Trademarked Slogans: The Breakfast of Champions

There are many memorable breakfast cereal slogans, from “They’re grrreat” to “Silly rabbit, Trix are for kids,” but few have reigned as long as the “Breakfast of Champions” tagline for Wheaties cereal. General Mills has held a trademark on that phrase since 1936, and it still appears on every bright orange box of Wheaties.

History of Wheaties

In 1921, a food scientist working for the Minneapolis-based Washburn Crosby Company accidentally spilled some bran onto a hot stove. The resulting flake was crisp, golden and tasty. The Washburn Crosby Company, which later became General Mills, began packaging and selling toasted bran flakes as Washburn’s Gold Medal Whole Wheat Flakes. The company later shortened the name to Wheaties.

From the start, Wheaties had an association with sports. General Mills owned a Minneapolis radio station and had a contract to broadcast games played by the Minneapolis Miners, a minor league baseball team. In exchange for broadcasting the games, Wheaties could advertise on the stadium’s billboards.

Wheaties in a bowl

Memorable Advertising

In 1927, General Mills asked advertising executive Knox Reeves to come up with a new slogan for the billboards. Legend has it Reeves sketched a picture of a Wheaties box, thought for a moment and then wrote, “Wheaties: The breakfast of champions.” Since then, that slogan has appeared on every box of the cereal and in numerous ad campaigns.

The cereal’s long association with sports led to an endorsement deal with baseball star Lou Gehrig. In 1934, Gehrig appeared on the back of the box. At first, Wheaties featured its star athletes on the back of the box rather than the front.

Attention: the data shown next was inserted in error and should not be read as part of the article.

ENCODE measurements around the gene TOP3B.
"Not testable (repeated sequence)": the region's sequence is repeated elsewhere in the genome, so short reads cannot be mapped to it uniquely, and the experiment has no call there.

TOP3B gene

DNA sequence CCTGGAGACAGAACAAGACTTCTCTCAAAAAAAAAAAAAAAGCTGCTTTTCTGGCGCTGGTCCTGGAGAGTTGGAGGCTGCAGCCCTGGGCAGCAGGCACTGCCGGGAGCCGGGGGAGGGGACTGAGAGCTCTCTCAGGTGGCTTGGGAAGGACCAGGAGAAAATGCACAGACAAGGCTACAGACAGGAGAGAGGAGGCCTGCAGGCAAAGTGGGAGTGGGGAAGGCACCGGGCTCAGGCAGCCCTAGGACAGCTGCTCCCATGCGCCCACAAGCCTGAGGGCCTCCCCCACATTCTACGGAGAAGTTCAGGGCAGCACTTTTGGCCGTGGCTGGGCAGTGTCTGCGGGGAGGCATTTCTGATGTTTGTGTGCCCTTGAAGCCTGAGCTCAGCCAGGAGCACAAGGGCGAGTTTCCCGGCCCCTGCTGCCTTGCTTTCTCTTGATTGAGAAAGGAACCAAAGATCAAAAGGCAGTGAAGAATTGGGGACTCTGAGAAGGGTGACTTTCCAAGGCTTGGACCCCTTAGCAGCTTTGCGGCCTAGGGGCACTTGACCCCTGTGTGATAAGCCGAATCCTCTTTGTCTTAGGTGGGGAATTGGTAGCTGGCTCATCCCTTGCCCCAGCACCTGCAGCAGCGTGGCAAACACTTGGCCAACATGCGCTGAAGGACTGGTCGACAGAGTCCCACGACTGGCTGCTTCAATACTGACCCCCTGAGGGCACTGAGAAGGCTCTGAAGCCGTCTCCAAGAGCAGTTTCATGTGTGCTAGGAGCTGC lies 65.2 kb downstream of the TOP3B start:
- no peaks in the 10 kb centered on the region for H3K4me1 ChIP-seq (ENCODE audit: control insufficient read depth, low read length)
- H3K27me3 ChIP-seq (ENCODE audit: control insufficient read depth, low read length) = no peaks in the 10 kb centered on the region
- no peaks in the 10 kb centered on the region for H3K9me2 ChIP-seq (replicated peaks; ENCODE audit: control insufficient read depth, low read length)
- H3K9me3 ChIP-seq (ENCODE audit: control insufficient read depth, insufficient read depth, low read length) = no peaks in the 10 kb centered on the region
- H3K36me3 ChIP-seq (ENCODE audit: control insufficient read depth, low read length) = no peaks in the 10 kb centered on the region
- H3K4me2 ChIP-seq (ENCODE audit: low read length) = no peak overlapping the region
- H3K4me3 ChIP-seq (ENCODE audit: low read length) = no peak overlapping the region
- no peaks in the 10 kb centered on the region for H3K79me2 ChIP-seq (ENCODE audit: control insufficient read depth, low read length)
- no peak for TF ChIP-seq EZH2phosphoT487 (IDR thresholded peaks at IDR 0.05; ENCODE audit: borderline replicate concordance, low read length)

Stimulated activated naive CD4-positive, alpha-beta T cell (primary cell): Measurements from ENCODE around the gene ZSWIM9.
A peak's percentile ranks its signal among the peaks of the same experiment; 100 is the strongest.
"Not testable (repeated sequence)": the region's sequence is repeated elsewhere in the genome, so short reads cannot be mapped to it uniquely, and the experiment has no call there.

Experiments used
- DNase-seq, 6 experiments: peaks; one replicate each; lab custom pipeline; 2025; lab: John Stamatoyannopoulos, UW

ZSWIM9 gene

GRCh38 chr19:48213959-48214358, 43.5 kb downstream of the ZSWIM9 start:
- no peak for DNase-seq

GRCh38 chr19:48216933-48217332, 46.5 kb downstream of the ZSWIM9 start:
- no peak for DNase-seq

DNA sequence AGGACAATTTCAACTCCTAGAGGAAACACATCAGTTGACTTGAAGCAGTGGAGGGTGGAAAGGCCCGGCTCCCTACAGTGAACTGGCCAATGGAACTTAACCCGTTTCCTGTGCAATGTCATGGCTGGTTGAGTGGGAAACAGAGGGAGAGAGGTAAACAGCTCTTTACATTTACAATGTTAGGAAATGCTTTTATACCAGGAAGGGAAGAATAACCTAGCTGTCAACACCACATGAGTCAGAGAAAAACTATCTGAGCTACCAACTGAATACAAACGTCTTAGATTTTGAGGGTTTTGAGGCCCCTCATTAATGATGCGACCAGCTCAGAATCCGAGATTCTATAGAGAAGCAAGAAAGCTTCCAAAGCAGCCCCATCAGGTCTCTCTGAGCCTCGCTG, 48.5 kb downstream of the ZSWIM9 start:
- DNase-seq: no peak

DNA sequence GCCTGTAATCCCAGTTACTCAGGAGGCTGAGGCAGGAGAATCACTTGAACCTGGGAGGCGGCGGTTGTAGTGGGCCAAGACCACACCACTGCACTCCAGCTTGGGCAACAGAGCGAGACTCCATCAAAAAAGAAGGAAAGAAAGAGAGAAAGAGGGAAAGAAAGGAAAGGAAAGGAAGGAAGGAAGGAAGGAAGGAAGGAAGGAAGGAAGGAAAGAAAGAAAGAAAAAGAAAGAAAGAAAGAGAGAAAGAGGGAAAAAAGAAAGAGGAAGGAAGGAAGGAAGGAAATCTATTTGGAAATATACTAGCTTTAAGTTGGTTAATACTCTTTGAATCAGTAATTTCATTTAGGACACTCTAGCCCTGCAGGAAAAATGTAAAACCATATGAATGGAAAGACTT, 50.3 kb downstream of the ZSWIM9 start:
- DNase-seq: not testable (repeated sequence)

Over the years, Gehrig’s fellow baseball players lined up to endorse the cereal and get their picture on the back. By 1939, 46 of the 51 players in that year’s All-Star Game had appeared on the back of the Wheaties box.

The 1987 box featuring the Minnesota Twins when they won the World Series sold out in hours from Minneapolis grocery shelves.

First Woman on the Box

Elinor Smith also graced the back of the box. The daring aviator was the first woman to appear on the Wheaties box.

Smith was one of the youngest people in history to get a pilot’s license, which she got at age 16. She set many altitude, endurance and speed records for women’s flights and was famous for her dangerous flying stunts.

In 1958, Wheaties began showing athletes on the front of the box. Olympic pole vaulter Bob Richards was the first to appear on the front of the box. Another Olympian, Mary Lou Retton, was the first female on the front in 1984.

Marketing Campaigns

At times, Wheaties has used other slogans, including “You better eat your Wheaties” and “Eaties for my Wheaties,” but none has had the staying power of the original. General Mills trademarked “Breakfast of champions” in 1936.

Wheaties’ advertising history is noteworthy for another reason. The brand was the first company in the world to use a singing commercial. These singing radio commercials featured a group named the Wheaties Quartet, which comprised an undertaker, bailiff, printer and business owner. The commercials first appeared during the 1926 Christmas season.